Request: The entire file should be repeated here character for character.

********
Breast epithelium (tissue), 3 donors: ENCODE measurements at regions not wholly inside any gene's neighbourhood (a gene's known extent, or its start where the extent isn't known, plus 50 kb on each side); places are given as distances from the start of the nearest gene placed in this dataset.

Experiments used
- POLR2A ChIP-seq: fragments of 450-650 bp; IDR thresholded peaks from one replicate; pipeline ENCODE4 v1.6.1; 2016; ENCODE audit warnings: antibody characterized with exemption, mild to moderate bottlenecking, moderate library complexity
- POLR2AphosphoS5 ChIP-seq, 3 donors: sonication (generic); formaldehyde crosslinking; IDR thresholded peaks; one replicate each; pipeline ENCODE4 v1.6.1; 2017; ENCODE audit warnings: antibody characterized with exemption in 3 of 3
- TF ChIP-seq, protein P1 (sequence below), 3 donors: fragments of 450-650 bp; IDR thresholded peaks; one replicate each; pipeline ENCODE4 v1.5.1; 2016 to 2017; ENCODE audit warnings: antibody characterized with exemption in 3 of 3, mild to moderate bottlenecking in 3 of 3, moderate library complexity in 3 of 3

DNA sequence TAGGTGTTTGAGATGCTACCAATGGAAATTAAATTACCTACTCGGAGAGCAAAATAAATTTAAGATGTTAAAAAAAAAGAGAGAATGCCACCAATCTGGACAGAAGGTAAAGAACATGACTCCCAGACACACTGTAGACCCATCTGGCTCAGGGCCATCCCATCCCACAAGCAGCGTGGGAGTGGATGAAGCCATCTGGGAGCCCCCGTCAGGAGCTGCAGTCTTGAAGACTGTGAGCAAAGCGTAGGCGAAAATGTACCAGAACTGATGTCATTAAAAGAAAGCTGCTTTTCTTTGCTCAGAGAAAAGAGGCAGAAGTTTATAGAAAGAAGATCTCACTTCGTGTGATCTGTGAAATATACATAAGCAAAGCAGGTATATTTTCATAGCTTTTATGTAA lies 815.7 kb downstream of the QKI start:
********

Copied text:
Breast epithelium (tissue), 3 donors: ENCODE measurements at regions not wholly inside any gene's neighbourhood (a gene's known extent, or its start where the extent isn't known, plus 50 kb on each side); places are given as distances from the start of the nearest gene placed in this dataset.

Experiments used
- POLR2A ChIP-seq: fragments of 450-650 bp; IDR thresholded peaks from one replicate; pipeline ENCODE4 v1.6.1; 2016; ENCODE audit warnings: antibody characterized with exemption, mild to moderate bottlenecking, moderate library complexity
- POLR2AphosphoS5 ChIP-seq, 3 donors: sonication (generic); formaldehyde crosslinking; IDR thresholded peaks; one replicate each; pipeline ENCODE4 v1.6.1; 2017; ENCODE audit warnings: antibody characterized with exemption in 3 of 3
- TF ChIP-seq, protein P1 (sequence below), 3 donors: fragments of 450-650 bp; IDR thresholded peaks; one replicate each; pipeline ENCODE4 v1.5.1; 2016 to 2017; ENCODE audit warnings: antibody characterized with exemption in 3 of 3, mild to moderate bottlenecking in 3 of 3, moderate library complexity in 3 of 3

DNA sequence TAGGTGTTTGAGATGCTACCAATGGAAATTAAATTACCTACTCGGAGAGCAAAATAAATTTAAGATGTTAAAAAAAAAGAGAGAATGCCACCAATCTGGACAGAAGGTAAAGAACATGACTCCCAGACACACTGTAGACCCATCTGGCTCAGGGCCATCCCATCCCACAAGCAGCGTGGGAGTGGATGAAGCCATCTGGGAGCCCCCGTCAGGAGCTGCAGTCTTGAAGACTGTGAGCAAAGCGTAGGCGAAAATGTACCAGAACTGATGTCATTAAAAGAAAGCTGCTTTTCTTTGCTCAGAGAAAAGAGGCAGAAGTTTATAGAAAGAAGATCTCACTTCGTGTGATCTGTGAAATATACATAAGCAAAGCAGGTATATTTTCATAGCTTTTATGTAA lies 815.7 kb downstream of the QKI start: